An encounter between students with a migrant family background and Tate Britain
The project aims to provide an in-depth account and analysis of a sustained encounter between London South Bank University (LSBU) students who have a migrant family background and Tate Britain as an important national cultural site.
It will develop knowledge and understanding of how narratives of Britishness are contained, constructed, and reproduced within the curatorial practices and collection of Tate Britain; and of how such notions are received and valued by different migrant and diasporic family members within the context and cultural practices of their everyday lives. From this encounter the project will develop new curatorial and educational perspectives relevant to wider and more culturally diverse audiences and will contribute towards cultural change within the museum and galleries sector.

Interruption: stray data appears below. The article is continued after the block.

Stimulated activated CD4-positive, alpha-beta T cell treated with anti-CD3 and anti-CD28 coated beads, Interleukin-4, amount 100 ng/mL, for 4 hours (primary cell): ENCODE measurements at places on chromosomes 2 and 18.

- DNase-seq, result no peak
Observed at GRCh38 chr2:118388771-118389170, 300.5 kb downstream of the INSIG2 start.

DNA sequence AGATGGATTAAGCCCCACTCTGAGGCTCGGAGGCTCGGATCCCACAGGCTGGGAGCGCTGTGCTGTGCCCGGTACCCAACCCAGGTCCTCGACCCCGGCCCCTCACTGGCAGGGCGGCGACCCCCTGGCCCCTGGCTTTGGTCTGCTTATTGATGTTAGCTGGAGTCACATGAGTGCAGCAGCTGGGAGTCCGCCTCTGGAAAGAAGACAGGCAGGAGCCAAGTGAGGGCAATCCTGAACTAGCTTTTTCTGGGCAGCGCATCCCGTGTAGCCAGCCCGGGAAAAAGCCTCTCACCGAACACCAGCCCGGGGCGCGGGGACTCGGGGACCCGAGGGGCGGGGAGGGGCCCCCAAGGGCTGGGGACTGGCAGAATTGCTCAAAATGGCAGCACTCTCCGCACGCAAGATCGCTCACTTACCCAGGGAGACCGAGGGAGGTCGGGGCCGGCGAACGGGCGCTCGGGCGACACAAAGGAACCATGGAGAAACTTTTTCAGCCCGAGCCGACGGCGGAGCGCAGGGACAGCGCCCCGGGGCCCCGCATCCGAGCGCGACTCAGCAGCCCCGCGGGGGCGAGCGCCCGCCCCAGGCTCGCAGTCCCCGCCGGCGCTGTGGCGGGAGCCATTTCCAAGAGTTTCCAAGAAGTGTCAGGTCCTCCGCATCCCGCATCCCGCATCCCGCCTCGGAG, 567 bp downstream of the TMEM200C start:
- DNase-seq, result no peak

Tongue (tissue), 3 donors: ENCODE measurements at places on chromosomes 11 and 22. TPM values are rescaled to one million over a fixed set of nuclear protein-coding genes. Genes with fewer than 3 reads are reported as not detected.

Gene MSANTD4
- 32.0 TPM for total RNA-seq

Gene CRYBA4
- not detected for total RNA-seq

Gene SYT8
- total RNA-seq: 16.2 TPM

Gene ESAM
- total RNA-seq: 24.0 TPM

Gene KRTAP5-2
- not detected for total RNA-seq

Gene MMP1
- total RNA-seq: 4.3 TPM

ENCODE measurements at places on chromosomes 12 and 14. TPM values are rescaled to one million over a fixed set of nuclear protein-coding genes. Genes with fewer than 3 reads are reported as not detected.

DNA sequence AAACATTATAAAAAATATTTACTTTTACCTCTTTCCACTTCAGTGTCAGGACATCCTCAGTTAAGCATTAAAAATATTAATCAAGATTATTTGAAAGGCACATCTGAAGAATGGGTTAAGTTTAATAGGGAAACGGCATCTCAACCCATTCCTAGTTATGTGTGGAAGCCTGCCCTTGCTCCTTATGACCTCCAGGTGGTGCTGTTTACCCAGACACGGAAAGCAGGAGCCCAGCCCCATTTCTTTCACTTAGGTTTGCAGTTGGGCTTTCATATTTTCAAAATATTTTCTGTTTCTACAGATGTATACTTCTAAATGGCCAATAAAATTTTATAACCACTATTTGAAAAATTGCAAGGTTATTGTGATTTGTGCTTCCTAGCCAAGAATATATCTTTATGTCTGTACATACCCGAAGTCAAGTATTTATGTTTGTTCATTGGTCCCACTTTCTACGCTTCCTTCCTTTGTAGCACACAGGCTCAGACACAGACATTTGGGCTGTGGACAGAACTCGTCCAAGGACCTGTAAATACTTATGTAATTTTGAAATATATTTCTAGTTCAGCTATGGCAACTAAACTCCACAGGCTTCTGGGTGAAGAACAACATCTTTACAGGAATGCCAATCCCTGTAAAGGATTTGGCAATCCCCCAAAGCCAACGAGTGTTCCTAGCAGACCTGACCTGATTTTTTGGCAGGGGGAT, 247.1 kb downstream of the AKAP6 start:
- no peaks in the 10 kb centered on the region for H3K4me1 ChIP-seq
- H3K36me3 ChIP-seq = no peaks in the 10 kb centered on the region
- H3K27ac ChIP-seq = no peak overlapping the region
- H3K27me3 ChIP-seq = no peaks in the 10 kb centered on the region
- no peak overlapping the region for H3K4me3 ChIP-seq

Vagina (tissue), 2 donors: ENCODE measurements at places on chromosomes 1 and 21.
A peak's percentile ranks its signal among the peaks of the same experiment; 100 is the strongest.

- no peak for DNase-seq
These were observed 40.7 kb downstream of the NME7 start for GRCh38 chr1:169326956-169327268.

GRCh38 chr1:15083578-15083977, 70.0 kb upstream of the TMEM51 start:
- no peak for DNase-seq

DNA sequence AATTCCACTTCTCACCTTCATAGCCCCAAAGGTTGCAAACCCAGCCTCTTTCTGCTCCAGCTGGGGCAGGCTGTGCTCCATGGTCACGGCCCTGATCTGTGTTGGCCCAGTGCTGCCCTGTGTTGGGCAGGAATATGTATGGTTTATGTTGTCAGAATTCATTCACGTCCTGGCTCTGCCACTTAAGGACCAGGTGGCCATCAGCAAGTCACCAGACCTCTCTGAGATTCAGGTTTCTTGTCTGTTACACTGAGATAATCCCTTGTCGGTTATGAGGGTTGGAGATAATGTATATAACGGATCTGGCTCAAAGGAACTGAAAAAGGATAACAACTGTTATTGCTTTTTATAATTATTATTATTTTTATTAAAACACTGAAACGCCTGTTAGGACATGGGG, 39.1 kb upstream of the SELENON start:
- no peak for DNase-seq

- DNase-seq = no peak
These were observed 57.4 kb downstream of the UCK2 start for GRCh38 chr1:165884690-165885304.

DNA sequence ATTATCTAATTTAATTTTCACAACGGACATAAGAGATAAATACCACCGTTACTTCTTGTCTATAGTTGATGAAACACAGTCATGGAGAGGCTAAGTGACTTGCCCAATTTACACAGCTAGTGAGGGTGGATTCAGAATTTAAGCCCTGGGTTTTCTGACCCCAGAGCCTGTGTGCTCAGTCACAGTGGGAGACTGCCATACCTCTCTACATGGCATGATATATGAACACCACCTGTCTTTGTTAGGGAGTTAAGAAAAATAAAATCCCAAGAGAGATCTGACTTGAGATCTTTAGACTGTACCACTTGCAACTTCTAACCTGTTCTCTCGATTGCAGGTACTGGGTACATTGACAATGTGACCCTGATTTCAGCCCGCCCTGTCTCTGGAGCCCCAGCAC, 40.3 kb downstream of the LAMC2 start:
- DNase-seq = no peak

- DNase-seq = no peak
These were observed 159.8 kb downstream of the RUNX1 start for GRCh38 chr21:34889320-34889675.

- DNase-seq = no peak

A public programme of events
In April 2009 Tate Encounters concluded its two-year fieldwork period with a month-long programme of public research interviews, discussions and ethnographic film screenings at Tate Britain. The programme was divided into four strands which reflected the key areas of enquiry within the project:
- the history of gallery education practice at Tate since 1970
- the relationship between the museum and the digital realm
- the impact of cultural policy on the museum and specifically cultural diversity policy
- the forms and expressions of the diasporic encounter with the museum.
There are currently six issues of [E]ditions online, which contain working papers and some earlier fieldwork materials.
Funded by the Arts and Humanities Research Council through the Diasporas, Migration and Identities Programme.
In collaboration with London South Bank University and the University of the Arts London, through Chelsea College.